“For the first time we were united,
people around the world,
sharing a home,
on a small blue planet,
in a vast dark universe.”
“What do you want with that old stuff?”, Don’s eyes crinkled up, and he grinned.
“I’m going to do a little write-up”, I answered, with the certainty of an overconfident teenager. “I think it will make an interesting story.”
“If you think so.”, he smiled again, and assured me he’d ask his sister Ruth to forward some papers to me, in the mail.
Donald Burlingame Rutherford
That was July 1974, a few years after the moon landing, and I was knee-deep in a conversation about space, with my mother’s first cousin, Donald Rutherford. He and his wife, Rosemary, had driven from their home in Melbourne, Florida, and were spending time in Ogdensburg, with his sister Ruth, and their Aunt Nellie. My Dad, Mother, my brother Roger, and his wife Ruth, and I, had come to Ogdensburg for the day, as we did several times each year, to visit with our American cousins.
It seems fitting, this week, on the 50th anniversary of the moon landing, to do that ‘little write-up’, as I’d promised Don, so many years ago. True to his word, he sent those ‘papers’ about his work, to his sister Ruth, who passed them along to me. Don’s career spanned the era of the formative years of the U.S. space agency, early missile testing, and beyond the Apollo missions at the Kennedy Space Center.
From me, his inquisitive younger cousin, who always enjoyed our discussions about space-ships, flying saucers, and Star Trek, the story that follows is a tribute to Donald Burlingame Rutherford, an engineer, working in the earliest days of the space program. Although, he’s no longer with us, passing from this life in 1994, at the age of 86, I hope he would approve, and that I’ve put all his ‘papers’ to good use.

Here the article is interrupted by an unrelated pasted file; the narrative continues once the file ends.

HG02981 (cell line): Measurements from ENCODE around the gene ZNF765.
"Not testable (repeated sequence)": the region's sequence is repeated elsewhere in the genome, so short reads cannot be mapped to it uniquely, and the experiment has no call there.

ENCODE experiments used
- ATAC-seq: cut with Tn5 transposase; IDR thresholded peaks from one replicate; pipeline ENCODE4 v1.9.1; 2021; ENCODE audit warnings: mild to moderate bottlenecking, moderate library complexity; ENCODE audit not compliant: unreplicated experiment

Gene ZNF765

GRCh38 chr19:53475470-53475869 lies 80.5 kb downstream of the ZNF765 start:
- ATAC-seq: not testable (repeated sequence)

From Lisbon to Ogdensburg
Donald Rutherford, and his sister, Ruth, grew up in the family home at 320 Jersey Avenue, on a quiet residential street, in Ogdensburg, New York. Both born on the family farm in Lisbon, not far from the mighty St. Lawrence River, they spent their early childhood riding horses, playing in the sprawling yard of their country home, until their father, Fred Rutherford, accepted a position with International Harvester, when the family moved to Ogdensburg.
Ruth Rutherford with her brother Donald Rutherford, on the farm in Lisbon, in 1913
Donald and his sister Ruth, on the farm in Lisbon, St. Lawrence County, NY, with their horses
Donald Burlingame Rutherford at school – center of photo, (with a center-part in his hair) – 1920s
320 Jersey Avenue, Ogdensburg, N.Y. – home to Fred and Ethel Rutherford and their children Donald and Ruth
“He’s a real whiz at math, and likes to solve problems.